British Foreign Policy 1815-65

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The Connaught Rangers: the 88th

I am grateful to Willie Whelan for permission to reproduce this information and image, which appear on the Waterford Museum web site.

The 88th or Connaught Rangers was raised under an order dated 25th September 1793, by Colonel the Hon De Burgh afterwards Earl of Clanricarde. It was chiefly recruited in Connaught, and was therefore styled "The Connaught Rangers". When the newly-levied regiments were numbered shortly afterwards it took rank as the 88th Foot. The facings were yellow, and the Irish Harp and Quis separabit motto were adopted as the regimental device, although direct authority to bear them does not seem to have been given until. twenty-seven years later, by a Horse Guards Order dated 30th December 1830.

With other new regiments the Connaught Rangers embarked under Lord Moira, and subsequently joined the Duke of York's army in Flanders. It was first under fire at Alost. After serving at Bergen-op-Zoom and Nimegen, it joined the army on the Waal, and made the winter retreat from Deventer to Bremen. Under the command of Colonel William Carr Beresford, afterwards Viscount Beresford, the regiment embarked in Admiral fleet for the West Indies late in 1795, but was dispersed by the memorable December storm. Running before the gale, the headquarters' ship was blown through the Straits as far as Carthagena, but afterwards put back into Gibraltar, where the troops were landed. Two companies only reached the West Indies, saw much hard service in Grenada and St Lucia, and were subsequently drafted.

The 88th was afterwards re-formed in Jersey, and embarked in 1799 for India, reaching Bombay early in 1800, except two companies landed at Madras. The regiment was for a time in Ceylon (Sri Lanka), awaiting embarkation for Java, but, instead, it went up the Red Sea with Baird, and crossed the Desert and descended the Nile, remaining in Egypt until 1802, when it returned home, and was stationed for nearly three years on the Kentish and Sussex coast, then in danger of invasion.

During this period the 88th raised a second battalion in Ireland. The first battalion went to the Cape in November 1806, and thence to South America, where it took part in Whitelock's unsuccessful attempt on Buenos Aires. Having returned home in November 1808, it was sent to Cadiz in December 1808. But the Spaniards refusing to admit British troops into that garrison, it was brought back to Lisbon, and subsequently joined the army under Sir Arthur Wellesley, and fought in the campaigns of 1809-10, including the battles of Talavera and Busaco, and the defence of Torres Vedras.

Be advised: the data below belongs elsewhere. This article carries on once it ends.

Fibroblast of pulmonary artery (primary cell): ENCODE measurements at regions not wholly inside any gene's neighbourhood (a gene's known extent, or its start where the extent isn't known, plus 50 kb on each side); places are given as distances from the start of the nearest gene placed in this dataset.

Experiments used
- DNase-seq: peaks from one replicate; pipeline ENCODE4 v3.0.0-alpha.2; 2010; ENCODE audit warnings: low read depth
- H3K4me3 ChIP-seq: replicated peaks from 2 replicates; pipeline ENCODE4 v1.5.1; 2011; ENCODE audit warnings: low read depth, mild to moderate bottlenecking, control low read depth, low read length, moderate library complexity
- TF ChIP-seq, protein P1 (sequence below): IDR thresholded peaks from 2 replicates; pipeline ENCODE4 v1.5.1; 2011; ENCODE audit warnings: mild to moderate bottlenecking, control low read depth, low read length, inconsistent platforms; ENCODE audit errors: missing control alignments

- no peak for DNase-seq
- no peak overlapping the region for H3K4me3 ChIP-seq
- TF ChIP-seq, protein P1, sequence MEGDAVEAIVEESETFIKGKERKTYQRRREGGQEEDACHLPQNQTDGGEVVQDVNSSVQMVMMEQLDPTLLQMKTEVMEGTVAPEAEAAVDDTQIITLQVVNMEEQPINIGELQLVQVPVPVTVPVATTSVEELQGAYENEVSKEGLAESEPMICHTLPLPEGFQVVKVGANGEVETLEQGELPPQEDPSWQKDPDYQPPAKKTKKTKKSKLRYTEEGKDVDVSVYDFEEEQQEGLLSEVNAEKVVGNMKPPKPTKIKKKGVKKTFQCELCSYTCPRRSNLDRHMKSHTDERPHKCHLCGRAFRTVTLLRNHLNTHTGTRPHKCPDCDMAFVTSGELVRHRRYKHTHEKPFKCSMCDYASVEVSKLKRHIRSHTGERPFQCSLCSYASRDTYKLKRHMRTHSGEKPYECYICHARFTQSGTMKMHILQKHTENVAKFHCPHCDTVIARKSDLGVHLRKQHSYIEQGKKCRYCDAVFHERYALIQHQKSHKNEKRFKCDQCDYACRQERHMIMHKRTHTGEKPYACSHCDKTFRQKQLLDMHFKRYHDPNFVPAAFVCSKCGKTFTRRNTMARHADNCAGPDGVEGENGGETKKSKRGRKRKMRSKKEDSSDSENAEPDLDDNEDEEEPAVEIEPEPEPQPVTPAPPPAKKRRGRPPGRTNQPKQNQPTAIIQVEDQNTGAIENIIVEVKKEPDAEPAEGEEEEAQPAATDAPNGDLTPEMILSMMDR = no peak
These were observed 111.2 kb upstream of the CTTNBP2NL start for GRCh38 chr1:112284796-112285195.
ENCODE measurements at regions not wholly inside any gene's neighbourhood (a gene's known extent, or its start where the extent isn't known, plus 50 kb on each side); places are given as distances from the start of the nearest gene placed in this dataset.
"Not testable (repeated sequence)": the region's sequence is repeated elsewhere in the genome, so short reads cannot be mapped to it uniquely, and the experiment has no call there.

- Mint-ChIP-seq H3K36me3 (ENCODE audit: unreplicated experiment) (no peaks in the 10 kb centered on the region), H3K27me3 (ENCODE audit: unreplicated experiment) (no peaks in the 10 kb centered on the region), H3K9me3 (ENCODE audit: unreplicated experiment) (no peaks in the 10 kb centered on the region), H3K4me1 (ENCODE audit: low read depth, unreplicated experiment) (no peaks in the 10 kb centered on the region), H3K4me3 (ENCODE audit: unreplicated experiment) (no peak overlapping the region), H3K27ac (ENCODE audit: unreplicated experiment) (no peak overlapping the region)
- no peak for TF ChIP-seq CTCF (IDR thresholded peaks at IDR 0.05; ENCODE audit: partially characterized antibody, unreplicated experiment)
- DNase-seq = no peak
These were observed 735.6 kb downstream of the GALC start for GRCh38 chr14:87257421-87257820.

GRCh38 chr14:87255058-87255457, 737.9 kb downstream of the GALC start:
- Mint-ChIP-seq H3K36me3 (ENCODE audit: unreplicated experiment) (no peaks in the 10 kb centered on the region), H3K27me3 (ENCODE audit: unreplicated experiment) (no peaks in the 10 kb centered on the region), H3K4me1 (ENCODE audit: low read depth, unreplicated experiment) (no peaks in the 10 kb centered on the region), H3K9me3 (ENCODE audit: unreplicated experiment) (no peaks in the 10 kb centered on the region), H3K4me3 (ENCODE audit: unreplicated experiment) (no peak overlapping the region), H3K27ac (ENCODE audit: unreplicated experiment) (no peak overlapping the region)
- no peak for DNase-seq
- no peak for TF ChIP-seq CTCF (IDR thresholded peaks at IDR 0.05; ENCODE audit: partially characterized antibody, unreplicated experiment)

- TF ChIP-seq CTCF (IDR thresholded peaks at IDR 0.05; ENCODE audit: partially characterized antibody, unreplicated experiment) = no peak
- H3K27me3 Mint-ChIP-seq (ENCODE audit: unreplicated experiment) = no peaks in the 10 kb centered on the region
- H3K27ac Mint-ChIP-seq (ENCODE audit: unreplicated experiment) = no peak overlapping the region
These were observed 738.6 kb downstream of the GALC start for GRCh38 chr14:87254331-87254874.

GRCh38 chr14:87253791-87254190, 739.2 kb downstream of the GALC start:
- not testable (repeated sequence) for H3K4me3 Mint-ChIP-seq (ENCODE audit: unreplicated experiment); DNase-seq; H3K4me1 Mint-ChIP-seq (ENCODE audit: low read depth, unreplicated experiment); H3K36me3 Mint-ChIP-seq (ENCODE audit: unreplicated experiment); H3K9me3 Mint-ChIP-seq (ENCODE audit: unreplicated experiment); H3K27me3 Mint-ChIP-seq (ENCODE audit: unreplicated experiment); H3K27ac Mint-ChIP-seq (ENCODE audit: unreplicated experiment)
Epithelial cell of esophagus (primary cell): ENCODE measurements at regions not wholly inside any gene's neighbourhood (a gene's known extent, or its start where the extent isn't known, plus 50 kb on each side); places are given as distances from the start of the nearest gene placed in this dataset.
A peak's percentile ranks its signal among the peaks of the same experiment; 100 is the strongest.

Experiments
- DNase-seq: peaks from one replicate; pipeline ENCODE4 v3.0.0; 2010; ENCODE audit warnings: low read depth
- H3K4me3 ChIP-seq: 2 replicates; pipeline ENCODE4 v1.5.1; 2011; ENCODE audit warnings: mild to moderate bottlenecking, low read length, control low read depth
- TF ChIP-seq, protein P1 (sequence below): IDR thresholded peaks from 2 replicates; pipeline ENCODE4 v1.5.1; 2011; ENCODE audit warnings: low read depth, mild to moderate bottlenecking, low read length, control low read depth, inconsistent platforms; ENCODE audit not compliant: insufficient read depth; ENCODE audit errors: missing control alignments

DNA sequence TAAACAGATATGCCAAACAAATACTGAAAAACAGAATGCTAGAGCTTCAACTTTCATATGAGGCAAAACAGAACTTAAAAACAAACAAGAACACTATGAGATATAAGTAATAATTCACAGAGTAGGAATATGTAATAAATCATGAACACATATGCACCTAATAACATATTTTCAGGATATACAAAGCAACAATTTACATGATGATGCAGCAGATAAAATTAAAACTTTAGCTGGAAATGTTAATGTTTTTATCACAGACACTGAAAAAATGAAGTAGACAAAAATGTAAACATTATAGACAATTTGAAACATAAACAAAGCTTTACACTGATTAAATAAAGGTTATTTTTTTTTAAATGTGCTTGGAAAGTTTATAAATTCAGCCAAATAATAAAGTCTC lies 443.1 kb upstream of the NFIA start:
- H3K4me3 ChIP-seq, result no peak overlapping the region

The second battalion had also its share of Peninsular service. It was sent from Lisbon to Gibraltar in 1809, and from Gibraltar to Cadiz the year after, serving in that city during the attack on Fort Matagorda. But the battalion returned to Lisbon before Graham's victory at Barossa. Joining Wellington's army, it was present at the combat of Sabugal, and in subsequent operations down to the capture of Badajos, after which it transferred its effectives to the first battalion and returned home, and continued as a home battalion until disbanded at Clare Castle in January 1816.

Meanwhile the first battalion remained in the peninsula, most of the time in Picton's division, and won high distinction in many fields. It was at Fuentes d'Onor, at the capture of Ciudad Rodrigo, at the successive sieges of Badajos, where at the final assault it was engaged, by a curious coincidence, with the French 88th of the Line in the desperate conflict in the Castle. The 1st battalion was at the battle of Salamanca, at the siege of Burgos and the subsequent retreat, at Vittoria, in various, actions in the Pyrenees (which name, by some official misconception, has been omitted from the regimental honours), in the battles on the -Nivelle, at Orthes, and Toulouse.

At the peace the 88th proceeded to Quebec, and served in the unsuccessful expedition against Plattsburg, on Lake Champlain. [1] Returning to Europe, it landed at Ostend just a month after the battle of Waterloo had been Fought, and marched to join the army at Paris. It remained with the Army of Occupation in France - most of the time in garrison at Valenciennes - until 1817.

The regiment served in the Ionian Islands from 1825 to 1836. It again served in the Mediterranean, West Indies, and North America (Canada) from 1841 to 1851. It was amongst the first regiments to leave England for the East in 1854, and landing with the army in the Crimea, fought at the Alma and at Inkerman, and served throughout the siege of Sevastopol. It went to India in 1857, and was actively employed in Central India during the Mutiny. It remained in India until 1870, when it returned home.

The 88th went out to the Cape in 1877, and served in the Kaffir War of 1877-8, and in the Zulu War of 1879. From South Africa it went on to India in 1880, and returned home in 1891.

After the 1881 Cardwell territorial reforms of the British Amy, the battalion was entitled The 1st Battalion The Connaught Rangers, with the former 94th Foot providing the 2nd Battalion.

[1] My thanks to Thomas Moffatt for pointing out a fairly substantial geographical error and giving me the correct location. [back]

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